The report concludes that low-wage renters will continue to struggle due to high debt accumulation if there isn’t significant congressional action. NLIHC notes the emergency rental assistance provided in response to the health crisis alone will not solve the long-term affordability challenges low-wage renters have faced for decades. As a result, NLIHC calls for a stronger, robust housing safety net that includes a sustained commitment to universal rental assistance for eligible households by fully funding the Housing Choice Voucher program, providing investments in new affordable housing to the lowest-income people, preserving affordable rental homes that already exist through the national Housing Trust Fund, and establishing stronger renter protections.

Report data is available for every state, metropolitan area, and county on NLIHC’s website.

Eviction Numbers for Oklahoma

From our friends at OK Policy Institute:

· 14,943 – Despite the CDC moratorium, more than 14,943 evictions have been granted by courts in Oklahoma since March 2020, according to Open Justice Oklahoma, a program of the Oklahoma Policy Institute. A total of 36,353 evictions have been filed in court during that time. [Source:

Open Justice Oklahoma

· 9,236 – Number of evictions filed by the 53 most frequent plaintiffs in Tulsa County, 2019-2020. These landlords accounted for over 2 out of every 5 eviction filings during the period [Source:

Open Justice Oklahoma

· 1 in 3 – Portion of eviction filings filed against Black renters in an Eviction Lab study, despite Black renters making up only 1 in 5 renters in their sample. The study found that Black and Latinx renters in general, and women in particular, are disproportionately threatened with eviction and disproportionately evicted from their homes. [Source:
Eviction Lab

· 25% – Nearly 1 in 4 renters who have “a lot of difficulty” or “cannot” see, hear, or walk or climb stairs reported that their household was behind on rent, according to data collected April 14 – May 24. [U.S.
Census Data via CBPP

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CFPB Issues Rules to Help Prevent Surge of Foreclosures and Protect American Economy

On June 28, the Consumer Financial Protection Bureau (CFPB) announced the finalization of changes to federal mortgage serving regulations that would bolster economic recovery efforts. The announcement, which coincides with the end of the foreclosure moratoria, will protect borrowers as their terms of forbearance end. Specifically, the rules create temporary safeguards, such as giving homeowners additional time to create loan modifications, streamlining loan modifications, increased outreach to borrowers, lower monthly mortgage payments, or the opportunity to sell homes prior to receiving foreclosure notices. These rules will not be in effect for borrowers who have abandoned their property or were behind on mortgage payments prior to March 1, 2020. The new rules are set to take effect on August 31, 2021. Acting CFPB Director Dave Uejio noted that these rules were established to protect distressed communities that were at risk of losing value due to a foreclosure crisis, an event which could destabilize housing markets. With two million homeowners still in forbearance, this newly established policy could help mitigate some of the worst effects of the transition. For more information on the new CFPB regulations, click here.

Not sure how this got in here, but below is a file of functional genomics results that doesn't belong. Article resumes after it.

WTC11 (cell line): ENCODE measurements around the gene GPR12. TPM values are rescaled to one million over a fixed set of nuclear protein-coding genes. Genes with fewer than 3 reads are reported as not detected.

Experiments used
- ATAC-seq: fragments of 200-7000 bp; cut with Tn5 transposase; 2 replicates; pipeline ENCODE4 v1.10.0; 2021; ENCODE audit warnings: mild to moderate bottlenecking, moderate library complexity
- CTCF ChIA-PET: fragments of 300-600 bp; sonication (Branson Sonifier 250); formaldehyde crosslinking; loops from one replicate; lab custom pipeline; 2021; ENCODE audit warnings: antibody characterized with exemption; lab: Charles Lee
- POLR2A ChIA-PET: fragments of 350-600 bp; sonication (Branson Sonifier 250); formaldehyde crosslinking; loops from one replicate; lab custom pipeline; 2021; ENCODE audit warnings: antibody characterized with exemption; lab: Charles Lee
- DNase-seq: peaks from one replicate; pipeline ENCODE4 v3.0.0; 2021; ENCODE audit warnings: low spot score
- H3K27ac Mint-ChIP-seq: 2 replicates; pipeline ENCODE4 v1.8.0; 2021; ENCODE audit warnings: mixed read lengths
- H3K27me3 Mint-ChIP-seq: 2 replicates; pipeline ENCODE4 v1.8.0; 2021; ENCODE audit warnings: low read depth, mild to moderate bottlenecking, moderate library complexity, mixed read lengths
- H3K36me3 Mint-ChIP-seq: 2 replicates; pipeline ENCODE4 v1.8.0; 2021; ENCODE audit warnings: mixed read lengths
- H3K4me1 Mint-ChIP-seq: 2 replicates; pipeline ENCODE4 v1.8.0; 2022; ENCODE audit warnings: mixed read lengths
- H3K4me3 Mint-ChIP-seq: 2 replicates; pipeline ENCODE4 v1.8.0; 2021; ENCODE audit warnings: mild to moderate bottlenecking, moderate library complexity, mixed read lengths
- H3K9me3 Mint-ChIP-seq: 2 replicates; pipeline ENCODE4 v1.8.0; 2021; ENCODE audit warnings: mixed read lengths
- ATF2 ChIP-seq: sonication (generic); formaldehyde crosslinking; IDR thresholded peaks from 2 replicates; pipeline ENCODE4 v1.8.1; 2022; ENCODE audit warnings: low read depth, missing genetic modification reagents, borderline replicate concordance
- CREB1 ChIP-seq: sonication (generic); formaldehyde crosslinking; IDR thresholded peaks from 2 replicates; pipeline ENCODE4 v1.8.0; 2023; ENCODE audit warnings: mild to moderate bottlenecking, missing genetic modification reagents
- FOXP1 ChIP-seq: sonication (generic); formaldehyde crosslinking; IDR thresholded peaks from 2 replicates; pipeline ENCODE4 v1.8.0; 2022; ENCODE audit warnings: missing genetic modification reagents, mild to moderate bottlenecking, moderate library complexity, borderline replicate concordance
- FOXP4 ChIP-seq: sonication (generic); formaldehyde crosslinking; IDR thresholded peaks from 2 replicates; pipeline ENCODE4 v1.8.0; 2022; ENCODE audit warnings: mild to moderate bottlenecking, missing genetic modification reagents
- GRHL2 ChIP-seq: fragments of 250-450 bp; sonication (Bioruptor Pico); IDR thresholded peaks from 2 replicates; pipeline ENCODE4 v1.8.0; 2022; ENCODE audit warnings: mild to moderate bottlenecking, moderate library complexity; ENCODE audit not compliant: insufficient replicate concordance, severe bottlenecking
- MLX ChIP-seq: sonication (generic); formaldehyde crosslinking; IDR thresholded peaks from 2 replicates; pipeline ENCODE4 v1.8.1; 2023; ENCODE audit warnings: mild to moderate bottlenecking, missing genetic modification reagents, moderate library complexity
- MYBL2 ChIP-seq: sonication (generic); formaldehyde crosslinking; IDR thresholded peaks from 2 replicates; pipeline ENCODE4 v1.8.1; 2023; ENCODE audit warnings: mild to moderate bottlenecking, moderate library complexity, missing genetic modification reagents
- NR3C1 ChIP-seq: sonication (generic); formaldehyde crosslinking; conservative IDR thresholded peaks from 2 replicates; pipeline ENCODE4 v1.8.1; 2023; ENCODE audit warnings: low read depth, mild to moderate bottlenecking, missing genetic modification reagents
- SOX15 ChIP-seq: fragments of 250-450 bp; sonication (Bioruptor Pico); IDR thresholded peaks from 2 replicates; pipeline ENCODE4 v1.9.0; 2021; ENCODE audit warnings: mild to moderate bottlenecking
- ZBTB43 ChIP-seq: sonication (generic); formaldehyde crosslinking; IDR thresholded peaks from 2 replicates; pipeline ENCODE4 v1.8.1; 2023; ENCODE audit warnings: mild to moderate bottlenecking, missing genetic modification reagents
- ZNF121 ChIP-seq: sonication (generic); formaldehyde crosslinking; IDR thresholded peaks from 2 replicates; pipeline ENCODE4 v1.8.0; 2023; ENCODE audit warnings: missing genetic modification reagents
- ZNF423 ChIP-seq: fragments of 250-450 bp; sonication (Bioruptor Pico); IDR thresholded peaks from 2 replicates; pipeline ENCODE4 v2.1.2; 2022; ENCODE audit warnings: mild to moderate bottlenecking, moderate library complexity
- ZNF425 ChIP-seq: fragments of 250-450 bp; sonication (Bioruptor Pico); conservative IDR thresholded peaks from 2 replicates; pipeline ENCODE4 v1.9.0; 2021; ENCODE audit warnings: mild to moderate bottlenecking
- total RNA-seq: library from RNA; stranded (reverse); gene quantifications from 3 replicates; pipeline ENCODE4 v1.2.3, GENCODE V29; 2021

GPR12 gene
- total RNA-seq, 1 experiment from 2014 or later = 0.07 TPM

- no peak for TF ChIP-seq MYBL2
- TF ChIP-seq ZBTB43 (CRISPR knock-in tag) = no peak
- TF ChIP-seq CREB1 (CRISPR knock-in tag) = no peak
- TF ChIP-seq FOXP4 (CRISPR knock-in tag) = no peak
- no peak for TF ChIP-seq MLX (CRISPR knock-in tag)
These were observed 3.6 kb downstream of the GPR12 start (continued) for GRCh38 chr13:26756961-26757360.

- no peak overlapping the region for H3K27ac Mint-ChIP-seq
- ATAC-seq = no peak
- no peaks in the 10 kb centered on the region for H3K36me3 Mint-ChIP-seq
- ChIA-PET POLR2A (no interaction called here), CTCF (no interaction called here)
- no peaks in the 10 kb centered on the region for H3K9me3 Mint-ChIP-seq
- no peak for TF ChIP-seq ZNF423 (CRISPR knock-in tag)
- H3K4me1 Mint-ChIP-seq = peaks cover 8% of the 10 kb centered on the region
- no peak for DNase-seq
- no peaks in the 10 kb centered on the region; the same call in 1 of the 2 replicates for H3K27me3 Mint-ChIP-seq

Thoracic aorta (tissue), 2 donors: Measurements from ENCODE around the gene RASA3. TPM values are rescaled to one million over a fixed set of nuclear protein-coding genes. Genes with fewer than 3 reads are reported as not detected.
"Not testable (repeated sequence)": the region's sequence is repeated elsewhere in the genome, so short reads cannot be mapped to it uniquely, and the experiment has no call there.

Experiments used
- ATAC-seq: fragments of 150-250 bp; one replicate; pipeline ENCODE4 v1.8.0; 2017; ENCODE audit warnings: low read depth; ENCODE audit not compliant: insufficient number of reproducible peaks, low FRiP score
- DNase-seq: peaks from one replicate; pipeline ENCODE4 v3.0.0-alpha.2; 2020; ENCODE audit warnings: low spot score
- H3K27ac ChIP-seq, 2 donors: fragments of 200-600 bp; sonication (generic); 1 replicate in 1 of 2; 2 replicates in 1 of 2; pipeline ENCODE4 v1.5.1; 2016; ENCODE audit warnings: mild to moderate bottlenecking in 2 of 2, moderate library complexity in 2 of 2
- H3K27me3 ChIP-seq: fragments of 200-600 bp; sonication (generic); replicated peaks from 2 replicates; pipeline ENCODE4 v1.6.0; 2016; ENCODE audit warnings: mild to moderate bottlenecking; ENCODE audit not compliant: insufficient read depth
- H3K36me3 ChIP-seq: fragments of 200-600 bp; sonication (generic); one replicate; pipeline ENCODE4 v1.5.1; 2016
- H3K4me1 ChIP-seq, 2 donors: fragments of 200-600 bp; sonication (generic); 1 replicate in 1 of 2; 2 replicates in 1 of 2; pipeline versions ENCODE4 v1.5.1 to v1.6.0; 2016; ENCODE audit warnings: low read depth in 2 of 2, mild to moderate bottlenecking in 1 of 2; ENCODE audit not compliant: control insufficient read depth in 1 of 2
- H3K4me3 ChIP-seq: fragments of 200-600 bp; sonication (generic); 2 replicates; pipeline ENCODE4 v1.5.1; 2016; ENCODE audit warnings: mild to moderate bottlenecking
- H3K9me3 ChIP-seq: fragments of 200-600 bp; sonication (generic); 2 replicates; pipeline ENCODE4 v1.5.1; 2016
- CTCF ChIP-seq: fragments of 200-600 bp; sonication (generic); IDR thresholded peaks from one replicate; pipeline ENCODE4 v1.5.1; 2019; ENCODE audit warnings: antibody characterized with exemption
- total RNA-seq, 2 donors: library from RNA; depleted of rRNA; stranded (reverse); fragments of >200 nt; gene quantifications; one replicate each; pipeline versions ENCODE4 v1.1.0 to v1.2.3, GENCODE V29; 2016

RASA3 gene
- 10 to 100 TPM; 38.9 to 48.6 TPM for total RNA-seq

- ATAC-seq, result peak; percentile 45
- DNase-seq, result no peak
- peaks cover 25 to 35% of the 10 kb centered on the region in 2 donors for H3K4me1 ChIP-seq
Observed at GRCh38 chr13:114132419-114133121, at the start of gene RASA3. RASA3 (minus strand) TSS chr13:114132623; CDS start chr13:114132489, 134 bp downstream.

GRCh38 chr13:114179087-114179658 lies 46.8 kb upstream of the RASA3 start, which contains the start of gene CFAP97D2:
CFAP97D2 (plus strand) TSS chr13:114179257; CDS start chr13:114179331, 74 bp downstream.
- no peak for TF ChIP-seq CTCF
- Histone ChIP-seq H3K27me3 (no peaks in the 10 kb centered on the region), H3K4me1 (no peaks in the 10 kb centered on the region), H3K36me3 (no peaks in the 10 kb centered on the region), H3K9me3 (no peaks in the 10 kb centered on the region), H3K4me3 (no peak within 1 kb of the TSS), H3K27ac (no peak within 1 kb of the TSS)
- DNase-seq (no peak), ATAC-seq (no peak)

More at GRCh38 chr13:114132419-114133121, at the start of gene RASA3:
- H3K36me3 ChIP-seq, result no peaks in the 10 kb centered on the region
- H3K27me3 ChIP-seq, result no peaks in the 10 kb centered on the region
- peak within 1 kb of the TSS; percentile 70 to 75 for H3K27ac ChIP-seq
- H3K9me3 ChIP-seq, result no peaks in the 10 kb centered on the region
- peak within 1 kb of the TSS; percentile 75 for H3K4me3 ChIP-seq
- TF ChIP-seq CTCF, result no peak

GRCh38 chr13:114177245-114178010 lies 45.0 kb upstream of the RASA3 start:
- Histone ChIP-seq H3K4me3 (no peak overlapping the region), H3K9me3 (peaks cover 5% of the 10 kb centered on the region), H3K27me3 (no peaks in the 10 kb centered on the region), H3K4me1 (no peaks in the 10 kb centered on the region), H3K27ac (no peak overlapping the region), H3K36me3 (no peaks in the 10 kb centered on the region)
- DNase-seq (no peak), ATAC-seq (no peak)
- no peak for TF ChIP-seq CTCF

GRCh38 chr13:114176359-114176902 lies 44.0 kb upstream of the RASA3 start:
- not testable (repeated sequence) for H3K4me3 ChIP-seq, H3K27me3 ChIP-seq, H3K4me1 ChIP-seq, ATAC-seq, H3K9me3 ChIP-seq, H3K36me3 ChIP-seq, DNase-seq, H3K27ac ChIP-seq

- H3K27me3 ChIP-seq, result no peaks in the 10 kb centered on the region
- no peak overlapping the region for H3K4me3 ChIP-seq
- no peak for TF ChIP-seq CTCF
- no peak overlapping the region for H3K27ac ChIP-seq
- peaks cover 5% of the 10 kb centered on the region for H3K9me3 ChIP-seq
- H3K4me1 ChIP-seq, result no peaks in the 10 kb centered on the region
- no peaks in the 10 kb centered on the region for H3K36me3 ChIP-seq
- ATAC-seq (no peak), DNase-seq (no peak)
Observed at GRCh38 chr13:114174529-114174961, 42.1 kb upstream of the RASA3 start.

Eviction Prevention

Turning the tide on evictions: Using federal aid, support to reduce Oklahoma’s eviction crisis: The Centers for Disease Control and Prevention recently extended its eviction moratorium until the end of July, giving renters and governments another month to organize efforts to prevent mass displacement after the economic fallout of the COVID-19 pandemic. Experts have warned for months of an eviction wave coming when the moratorium lifts and millions of renters owe a combined billions in back rent. Eviction has devastating effects on a family’s long-term well-being, and a wave of family displacements would be a serious threat to public health. Fortunately, rent assistance funds from federal COVID-19 relief bills are still available, and this will be the most important tool in preventing displacement and making landlords financially whole going forward. Combined with the Advance Child Tax Credit that will send cash directly to families with children starting in July, the financial supports put into place in recent months may help Oklahoma avoid an eviction wave in the short term, and building upon them could help turn the housing crisis tide over the long term. [Ryan Gentzler
/ OK Policy

· Fact Sheet: Right to Counsel in Oklahoma: Facts and Figures on Housing, Costs, and Effects

· Data Analysis: Legal Representation and Eviction Outcomes

Policy Matters: The human costs of eviction: In coldly analytical terms, an eviction is the expulsion from a residence when a housing contract has expired or otherwise been terminated. However, evictions come with very real human costs. They are life-changing events with often catastrophic consequences for families today and years in the future. Even before the pandemic, Oklahoma’s two largest metropolitan areas were among the nation’s top 20 for eviction rates. The pandemic made this bad situation worse. By mid-May, more than 1 in 3 Oklahomans lived in households facing likely eviction or foreclosure during the previous nine months. [Ahniwake Rose / Policy Matters]